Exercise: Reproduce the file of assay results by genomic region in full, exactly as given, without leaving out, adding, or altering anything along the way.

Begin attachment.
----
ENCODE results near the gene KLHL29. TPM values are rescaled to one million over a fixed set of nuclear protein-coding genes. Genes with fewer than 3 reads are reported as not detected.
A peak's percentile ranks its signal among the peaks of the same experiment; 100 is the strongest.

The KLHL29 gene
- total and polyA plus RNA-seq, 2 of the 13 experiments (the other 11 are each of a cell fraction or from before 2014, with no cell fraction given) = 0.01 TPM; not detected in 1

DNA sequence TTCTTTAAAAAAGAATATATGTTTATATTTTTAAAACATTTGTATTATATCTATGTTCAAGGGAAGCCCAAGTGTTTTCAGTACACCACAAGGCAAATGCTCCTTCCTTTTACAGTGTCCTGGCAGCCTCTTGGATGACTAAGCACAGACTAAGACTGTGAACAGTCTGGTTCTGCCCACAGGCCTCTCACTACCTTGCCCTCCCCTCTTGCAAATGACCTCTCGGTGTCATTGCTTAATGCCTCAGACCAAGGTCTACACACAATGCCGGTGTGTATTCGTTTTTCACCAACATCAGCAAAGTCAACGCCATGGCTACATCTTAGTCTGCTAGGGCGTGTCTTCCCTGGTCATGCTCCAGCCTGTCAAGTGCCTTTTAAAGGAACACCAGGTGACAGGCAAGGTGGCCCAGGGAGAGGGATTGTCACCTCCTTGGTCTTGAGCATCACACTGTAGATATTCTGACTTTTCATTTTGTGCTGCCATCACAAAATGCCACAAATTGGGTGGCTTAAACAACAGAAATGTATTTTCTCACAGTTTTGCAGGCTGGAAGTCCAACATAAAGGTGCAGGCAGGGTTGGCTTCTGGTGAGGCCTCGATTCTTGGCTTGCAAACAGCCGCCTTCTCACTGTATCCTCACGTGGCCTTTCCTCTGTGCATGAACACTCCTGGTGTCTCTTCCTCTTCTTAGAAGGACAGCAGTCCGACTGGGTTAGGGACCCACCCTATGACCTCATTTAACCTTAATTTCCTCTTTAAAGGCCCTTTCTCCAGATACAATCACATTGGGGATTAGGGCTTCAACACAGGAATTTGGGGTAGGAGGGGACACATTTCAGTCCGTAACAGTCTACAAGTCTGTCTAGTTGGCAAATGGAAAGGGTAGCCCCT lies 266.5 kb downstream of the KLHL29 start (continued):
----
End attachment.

ENCODE results near the gene KLHL29. TPM values are rescaled to one million over a fixed set of nuclear protein-coding genes. Genes with fewer than 3 reads are reported as not detected.
A peak's percentile ranks its signal among the peaks of the same experiment; 100 is the strongest.

The KLHL29 gene
- total and polyA plus RNA-seq, 2 of the 13 experiments (the other 11 are each of a cell fraction or from before 2014, with no cell fraction given) = 0.01 TPM; not detected in 1

DNA sequence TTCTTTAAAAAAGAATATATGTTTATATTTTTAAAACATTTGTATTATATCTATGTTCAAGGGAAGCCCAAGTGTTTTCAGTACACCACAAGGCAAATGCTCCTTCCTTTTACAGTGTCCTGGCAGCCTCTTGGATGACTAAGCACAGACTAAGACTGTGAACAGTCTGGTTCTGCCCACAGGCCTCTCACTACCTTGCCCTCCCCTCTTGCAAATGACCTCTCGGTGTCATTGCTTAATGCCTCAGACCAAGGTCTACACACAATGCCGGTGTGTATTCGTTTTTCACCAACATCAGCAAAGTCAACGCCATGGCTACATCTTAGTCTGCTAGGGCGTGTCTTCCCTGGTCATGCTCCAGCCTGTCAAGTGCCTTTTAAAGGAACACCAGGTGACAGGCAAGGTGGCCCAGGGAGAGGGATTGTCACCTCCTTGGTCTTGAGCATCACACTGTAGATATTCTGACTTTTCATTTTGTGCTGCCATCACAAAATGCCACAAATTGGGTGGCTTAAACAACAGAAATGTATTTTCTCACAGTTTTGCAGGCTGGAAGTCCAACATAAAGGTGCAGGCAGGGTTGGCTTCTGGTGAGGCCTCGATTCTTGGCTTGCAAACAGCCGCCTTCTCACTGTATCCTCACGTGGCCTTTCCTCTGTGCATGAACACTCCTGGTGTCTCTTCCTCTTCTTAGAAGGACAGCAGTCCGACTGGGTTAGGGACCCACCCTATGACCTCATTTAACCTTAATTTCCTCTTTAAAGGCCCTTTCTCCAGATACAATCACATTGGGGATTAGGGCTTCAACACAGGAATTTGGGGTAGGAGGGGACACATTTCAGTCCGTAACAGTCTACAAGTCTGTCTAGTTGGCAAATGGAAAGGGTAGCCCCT lies 266.5 kb downstream of the KLHL29 start (continued):